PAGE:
The economic fallout of the coronavirus pandemic means global IT spending is projected to slump by 7.3% compared with 2019, according to research firm Gartner.

For 2020, worldwide IT spend is forecasted to total $3.5tn. However, Gartner analysts believe spending on IT projects will recover at a faster rate than the rest of the economy.

The decline comes as businesses are more dependant on ever on technology to continue working remotely. However, many organisations have seen their revenues take a hit during the pandemic and have reigned in overall spending in the face of business uncertainty. Back in January and pre-pandemic, Gartner had forecasted IT spending in 2020 to total $3.9tn.

Spending on devices was the worst hit segment with a decline from $711.525bn in 2019 compared to $596.914bn projected for 2010 – a 16.1% decline. According to Gartner, working from home caused a temporary spike in device spend but that activity is expected to slump for the remainder of the year.

Spending on communications services, which includes services offered by the likes of IBM, Ericsson and Wipro, are the least affected. IT spend on this segment stood at $1.372tn in 2019 and is projected to fall to $1.326tn this year – a 3.3% decline.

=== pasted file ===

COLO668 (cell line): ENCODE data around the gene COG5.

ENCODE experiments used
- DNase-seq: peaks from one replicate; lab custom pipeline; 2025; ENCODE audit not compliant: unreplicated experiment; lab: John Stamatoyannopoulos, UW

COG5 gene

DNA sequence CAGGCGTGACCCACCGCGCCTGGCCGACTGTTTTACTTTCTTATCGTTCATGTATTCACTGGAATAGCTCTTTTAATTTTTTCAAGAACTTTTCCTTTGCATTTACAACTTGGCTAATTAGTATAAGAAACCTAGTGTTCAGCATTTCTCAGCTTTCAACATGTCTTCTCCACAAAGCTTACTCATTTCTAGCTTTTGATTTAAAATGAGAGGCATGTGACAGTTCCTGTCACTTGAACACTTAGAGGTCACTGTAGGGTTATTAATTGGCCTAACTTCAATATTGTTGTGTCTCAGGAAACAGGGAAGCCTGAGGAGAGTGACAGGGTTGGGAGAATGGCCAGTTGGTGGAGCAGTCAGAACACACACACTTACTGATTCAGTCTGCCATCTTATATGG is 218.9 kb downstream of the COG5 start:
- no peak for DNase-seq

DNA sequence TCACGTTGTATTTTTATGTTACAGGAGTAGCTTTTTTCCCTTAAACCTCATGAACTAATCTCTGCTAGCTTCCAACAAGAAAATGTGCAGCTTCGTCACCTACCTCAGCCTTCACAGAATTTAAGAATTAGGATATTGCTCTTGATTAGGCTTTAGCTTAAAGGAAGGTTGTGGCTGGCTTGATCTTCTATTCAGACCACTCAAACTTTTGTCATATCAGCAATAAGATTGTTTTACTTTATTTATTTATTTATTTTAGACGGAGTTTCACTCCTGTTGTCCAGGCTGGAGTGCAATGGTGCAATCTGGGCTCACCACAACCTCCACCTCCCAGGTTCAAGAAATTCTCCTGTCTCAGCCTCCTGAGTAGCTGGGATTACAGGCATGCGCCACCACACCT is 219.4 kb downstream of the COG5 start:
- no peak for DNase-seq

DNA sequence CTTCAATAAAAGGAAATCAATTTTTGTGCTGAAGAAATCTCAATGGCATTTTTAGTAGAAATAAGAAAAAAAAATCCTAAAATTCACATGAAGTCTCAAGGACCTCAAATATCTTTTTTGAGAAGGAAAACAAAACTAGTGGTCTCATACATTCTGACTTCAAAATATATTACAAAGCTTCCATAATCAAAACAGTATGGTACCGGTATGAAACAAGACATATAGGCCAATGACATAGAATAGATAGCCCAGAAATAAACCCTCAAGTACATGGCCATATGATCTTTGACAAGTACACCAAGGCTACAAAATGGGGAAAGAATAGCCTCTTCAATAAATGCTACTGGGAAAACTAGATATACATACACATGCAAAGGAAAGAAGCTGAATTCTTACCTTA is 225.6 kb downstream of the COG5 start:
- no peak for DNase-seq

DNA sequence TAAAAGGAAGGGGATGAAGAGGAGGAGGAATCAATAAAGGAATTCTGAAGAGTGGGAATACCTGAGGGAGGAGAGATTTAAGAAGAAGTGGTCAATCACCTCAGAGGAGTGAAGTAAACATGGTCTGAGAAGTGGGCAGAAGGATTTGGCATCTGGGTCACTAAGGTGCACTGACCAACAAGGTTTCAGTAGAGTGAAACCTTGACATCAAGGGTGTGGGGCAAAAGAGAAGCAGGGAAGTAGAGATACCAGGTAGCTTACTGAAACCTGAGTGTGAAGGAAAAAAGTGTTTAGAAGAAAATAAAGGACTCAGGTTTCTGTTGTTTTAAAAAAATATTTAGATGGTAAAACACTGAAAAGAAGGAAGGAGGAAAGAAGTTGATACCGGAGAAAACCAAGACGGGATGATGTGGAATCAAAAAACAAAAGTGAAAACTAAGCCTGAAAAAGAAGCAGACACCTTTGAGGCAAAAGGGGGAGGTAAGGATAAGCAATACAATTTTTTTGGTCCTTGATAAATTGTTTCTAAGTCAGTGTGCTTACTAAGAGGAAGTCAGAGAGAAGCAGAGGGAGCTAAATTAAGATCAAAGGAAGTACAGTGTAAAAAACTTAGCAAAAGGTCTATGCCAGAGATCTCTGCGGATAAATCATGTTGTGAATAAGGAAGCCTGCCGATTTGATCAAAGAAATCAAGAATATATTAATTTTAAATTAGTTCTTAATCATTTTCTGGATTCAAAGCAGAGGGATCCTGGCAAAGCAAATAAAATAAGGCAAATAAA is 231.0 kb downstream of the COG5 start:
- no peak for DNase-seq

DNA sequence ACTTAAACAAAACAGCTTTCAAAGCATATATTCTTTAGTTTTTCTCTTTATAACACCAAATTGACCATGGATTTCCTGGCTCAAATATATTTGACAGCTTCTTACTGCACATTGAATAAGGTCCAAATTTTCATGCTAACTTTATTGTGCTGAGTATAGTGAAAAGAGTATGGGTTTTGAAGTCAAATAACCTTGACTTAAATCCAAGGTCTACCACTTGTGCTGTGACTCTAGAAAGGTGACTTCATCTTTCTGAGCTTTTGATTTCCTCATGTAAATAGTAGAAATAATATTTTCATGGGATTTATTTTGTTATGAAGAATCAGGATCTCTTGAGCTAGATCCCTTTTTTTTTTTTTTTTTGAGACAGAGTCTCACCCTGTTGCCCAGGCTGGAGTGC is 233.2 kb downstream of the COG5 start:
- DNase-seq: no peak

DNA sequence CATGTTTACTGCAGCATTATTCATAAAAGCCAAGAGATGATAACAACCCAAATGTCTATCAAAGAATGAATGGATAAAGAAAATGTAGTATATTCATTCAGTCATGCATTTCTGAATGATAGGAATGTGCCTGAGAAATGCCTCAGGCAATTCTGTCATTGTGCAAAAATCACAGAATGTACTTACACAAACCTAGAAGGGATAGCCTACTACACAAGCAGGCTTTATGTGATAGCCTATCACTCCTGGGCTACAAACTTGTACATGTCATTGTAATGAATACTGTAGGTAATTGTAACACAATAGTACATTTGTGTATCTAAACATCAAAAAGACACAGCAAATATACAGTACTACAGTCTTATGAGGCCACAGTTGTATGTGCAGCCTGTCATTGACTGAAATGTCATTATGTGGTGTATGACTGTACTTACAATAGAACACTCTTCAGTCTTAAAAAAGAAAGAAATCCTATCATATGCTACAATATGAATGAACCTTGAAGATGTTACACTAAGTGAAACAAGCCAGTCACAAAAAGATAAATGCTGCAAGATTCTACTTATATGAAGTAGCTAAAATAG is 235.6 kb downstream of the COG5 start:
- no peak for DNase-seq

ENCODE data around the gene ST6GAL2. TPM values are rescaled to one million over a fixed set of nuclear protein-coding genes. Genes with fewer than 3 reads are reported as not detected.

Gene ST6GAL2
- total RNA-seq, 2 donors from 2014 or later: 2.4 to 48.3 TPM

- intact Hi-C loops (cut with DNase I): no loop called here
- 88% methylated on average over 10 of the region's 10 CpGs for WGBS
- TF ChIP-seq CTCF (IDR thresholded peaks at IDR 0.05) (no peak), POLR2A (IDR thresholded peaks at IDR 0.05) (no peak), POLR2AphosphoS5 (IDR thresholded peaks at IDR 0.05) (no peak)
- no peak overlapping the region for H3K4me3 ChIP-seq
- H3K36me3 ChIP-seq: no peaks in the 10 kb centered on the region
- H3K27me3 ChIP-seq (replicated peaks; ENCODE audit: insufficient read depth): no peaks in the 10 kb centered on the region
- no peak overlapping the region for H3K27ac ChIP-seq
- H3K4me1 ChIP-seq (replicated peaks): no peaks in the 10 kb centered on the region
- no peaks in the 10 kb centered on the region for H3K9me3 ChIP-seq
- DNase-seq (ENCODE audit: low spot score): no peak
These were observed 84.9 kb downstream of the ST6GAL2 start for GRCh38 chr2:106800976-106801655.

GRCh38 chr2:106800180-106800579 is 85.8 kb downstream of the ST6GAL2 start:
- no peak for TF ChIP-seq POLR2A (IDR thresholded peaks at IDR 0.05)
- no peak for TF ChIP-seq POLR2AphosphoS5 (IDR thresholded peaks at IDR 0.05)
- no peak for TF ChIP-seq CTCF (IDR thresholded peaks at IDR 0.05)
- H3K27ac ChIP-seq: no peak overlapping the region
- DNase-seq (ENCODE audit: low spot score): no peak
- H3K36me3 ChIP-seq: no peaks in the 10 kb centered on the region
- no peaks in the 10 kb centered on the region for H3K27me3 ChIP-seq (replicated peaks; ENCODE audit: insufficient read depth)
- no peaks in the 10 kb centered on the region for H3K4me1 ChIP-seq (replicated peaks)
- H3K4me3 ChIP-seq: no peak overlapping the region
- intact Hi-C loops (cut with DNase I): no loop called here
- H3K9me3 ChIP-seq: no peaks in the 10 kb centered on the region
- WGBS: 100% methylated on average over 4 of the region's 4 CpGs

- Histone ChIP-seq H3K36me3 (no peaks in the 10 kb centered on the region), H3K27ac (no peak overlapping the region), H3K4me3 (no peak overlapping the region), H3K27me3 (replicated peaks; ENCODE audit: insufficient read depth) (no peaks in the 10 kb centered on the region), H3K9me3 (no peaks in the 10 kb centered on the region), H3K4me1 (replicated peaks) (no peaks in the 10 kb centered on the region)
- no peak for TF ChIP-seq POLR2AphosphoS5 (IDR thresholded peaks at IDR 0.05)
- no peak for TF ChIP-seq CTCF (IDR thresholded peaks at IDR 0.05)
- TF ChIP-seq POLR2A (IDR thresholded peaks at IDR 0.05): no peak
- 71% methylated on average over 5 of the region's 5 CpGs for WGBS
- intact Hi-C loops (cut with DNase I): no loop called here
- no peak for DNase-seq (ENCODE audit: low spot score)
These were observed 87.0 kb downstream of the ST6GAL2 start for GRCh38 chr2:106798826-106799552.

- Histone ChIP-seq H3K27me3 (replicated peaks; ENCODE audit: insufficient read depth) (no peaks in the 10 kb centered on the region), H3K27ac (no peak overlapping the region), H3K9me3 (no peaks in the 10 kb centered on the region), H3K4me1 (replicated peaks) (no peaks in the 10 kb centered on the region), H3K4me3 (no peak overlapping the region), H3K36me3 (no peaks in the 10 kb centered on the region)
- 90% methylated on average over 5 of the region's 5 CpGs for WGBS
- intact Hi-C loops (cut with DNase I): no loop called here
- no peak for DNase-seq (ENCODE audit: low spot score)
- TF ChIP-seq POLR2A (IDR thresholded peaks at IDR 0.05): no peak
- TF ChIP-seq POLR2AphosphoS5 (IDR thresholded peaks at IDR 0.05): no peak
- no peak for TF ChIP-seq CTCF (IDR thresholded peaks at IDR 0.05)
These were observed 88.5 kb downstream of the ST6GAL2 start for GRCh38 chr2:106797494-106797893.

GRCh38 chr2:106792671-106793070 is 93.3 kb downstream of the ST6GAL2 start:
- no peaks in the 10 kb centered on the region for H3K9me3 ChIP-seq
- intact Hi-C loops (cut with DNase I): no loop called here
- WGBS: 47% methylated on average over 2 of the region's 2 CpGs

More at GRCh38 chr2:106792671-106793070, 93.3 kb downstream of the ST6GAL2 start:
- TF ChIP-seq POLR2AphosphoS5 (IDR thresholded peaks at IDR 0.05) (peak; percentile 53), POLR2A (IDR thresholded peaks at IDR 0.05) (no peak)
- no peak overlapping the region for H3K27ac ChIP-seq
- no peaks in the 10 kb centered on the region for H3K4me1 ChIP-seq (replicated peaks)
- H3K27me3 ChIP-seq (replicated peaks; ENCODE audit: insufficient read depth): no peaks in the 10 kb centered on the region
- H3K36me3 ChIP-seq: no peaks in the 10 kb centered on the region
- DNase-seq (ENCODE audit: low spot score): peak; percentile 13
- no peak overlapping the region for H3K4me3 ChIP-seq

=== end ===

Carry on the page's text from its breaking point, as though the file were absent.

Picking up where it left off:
Despite slump in global IT spending for 2020, 2021 looks promising

Despite the fall in IT spending in 2020, Gartner anticipates growth to pick up to 4.3% in 2021.

“Overall IT spending is still expected to sharply decline in 2020 but will recover in a faster and smoother manner than the economy,” said John-David Lovelock, distinguished research vice president at Gartner. “Still, organisations cannot return to previous processes that are now rendered outdated due to the disruption of their primary revenue stream during the pandemic.”

According to Gartner’s Q2 2020 Worldwide IT Spending report, CIOs will turn to cloud subscription services as they look to work through their IT backlog because of their lower upfront costs.

“From movie theatres to banks, Covid-19 is forcing all organisations to get creative and stay afloat without exclusively offering physical experiences,” added Lovelock. “Specifically, CIOs with less immediate cash on hand should plan on becoming more digital than they had originally anticipated at the start of 2020.”

Not everyone anticipates IT spending to take a hit this year. According to analytics firm GlobalData – Verdict’s parent company – some 50% of firms are increasing their IT budgets in response to the coronavirus pandemic. The company said that the virus has accelerated the rate at which organisations embrace technology into their workforce.


Read more: UK tech startups buck coronavirus slump, with funding nearing 2019 levels